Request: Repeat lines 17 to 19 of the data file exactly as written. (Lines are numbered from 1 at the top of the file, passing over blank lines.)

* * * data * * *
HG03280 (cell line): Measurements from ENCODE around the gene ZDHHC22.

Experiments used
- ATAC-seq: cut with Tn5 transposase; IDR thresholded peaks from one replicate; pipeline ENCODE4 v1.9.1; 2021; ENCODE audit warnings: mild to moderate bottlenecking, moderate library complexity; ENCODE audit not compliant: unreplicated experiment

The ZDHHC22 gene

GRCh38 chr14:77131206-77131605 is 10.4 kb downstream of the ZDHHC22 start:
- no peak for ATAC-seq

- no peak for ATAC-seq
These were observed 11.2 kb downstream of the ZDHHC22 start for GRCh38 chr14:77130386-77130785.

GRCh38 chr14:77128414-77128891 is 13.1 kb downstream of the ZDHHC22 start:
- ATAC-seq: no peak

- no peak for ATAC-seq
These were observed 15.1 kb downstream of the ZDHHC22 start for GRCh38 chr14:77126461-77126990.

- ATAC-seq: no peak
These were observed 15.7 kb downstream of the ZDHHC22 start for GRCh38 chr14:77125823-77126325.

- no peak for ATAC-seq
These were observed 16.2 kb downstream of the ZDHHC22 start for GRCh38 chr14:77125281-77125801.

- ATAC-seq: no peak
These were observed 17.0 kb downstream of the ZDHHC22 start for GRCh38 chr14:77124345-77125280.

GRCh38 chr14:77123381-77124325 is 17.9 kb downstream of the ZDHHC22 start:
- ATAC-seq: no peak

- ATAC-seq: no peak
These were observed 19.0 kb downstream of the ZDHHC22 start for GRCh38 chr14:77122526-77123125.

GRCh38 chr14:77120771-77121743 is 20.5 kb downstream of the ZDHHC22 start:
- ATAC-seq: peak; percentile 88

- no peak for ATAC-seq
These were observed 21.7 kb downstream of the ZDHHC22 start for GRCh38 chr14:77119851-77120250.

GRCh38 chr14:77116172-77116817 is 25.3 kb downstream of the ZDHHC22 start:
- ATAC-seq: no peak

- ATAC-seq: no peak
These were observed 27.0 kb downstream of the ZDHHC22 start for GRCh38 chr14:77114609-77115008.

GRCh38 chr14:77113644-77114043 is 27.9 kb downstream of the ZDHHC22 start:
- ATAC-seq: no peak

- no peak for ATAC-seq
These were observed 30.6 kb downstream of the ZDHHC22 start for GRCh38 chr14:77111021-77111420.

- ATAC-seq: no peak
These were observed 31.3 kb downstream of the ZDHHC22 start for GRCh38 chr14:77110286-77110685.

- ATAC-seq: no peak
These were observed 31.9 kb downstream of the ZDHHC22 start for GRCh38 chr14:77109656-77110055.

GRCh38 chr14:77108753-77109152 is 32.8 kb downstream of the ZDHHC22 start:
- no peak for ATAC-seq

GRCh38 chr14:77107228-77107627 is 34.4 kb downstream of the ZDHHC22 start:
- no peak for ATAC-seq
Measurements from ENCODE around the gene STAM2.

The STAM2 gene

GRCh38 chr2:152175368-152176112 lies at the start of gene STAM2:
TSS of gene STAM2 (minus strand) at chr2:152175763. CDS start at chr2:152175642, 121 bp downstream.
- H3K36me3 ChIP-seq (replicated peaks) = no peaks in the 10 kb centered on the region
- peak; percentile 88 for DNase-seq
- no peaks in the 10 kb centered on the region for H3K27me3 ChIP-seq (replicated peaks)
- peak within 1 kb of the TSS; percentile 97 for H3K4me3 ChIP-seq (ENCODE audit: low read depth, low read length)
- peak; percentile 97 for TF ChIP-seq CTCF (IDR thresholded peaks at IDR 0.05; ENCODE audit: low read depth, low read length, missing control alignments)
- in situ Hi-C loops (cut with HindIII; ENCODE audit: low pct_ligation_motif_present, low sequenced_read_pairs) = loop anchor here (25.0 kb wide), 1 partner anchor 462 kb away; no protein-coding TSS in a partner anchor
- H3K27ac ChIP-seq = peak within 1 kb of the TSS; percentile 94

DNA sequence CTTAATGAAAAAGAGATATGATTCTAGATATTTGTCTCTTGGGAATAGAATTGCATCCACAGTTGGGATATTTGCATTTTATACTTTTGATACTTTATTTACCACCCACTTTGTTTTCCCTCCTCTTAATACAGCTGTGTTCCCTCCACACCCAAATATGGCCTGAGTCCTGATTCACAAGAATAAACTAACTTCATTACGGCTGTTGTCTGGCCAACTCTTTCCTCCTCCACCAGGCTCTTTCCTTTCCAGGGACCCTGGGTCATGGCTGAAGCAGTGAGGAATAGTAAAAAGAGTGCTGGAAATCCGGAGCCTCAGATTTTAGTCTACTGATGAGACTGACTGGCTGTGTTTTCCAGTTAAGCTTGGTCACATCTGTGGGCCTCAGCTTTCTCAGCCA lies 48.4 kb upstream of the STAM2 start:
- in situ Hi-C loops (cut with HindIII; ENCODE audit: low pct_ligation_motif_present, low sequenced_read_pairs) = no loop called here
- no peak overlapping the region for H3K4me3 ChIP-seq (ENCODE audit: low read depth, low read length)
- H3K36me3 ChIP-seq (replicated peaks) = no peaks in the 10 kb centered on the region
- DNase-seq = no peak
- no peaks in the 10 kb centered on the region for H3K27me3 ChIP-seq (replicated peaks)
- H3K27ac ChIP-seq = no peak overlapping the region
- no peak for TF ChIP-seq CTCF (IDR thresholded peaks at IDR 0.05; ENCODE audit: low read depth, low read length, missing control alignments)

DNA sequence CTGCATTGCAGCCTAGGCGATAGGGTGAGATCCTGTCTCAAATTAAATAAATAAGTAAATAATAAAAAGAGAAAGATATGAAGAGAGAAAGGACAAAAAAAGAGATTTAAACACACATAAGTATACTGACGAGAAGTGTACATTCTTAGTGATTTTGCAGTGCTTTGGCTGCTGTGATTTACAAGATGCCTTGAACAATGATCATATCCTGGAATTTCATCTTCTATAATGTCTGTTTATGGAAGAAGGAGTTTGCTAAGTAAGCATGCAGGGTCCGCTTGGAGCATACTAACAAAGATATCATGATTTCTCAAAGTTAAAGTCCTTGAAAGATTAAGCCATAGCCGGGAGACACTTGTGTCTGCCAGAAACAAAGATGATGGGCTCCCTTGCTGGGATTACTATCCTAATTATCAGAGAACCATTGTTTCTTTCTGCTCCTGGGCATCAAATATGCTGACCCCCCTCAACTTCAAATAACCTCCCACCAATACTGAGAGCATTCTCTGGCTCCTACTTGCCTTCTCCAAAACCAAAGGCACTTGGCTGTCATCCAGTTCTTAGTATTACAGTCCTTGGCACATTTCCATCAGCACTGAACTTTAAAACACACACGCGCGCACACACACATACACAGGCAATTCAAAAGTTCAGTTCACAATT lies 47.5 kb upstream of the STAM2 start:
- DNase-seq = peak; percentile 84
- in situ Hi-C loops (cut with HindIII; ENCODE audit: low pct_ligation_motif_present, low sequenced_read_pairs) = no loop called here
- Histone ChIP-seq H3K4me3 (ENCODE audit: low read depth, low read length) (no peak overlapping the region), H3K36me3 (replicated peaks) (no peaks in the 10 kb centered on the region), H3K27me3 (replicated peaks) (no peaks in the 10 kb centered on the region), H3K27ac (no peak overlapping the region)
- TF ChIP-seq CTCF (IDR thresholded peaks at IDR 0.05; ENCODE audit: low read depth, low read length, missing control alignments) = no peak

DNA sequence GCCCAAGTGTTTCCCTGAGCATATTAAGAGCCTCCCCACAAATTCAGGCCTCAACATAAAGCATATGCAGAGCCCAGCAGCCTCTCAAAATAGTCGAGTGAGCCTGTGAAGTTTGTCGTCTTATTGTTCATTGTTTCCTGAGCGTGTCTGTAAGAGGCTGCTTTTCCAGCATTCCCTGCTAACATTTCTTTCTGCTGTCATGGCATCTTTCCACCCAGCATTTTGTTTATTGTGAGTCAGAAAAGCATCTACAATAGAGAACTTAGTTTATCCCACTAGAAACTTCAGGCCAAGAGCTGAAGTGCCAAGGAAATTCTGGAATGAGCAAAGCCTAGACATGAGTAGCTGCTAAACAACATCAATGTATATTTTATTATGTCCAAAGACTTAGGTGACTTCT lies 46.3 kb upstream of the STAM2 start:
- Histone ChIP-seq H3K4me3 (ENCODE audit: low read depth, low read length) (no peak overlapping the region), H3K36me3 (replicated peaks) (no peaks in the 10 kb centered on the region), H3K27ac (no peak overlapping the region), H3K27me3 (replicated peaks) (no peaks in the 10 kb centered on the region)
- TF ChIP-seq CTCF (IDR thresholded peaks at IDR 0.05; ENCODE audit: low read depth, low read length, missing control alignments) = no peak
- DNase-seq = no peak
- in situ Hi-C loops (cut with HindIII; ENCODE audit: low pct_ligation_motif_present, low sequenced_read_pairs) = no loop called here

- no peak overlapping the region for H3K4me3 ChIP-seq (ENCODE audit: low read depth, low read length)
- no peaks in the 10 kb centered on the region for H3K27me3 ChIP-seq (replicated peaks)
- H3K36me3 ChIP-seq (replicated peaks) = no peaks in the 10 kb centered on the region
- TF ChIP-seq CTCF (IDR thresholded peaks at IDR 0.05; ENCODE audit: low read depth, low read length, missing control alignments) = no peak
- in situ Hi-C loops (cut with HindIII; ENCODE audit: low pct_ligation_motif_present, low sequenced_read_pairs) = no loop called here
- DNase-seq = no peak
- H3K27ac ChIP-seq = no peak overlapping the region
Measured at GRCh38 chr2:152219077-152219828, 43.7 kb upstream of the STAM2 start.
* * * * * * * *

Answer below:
- ATAC-seq: no peak
These were observed 17.0 kb downstream of the ZDHHC22 start for GRCh38 chr14:77124345-77125280.

GRCh38 chr14:77123381-77124325 is 17.9 kb downstream of the ZDHHC22 start: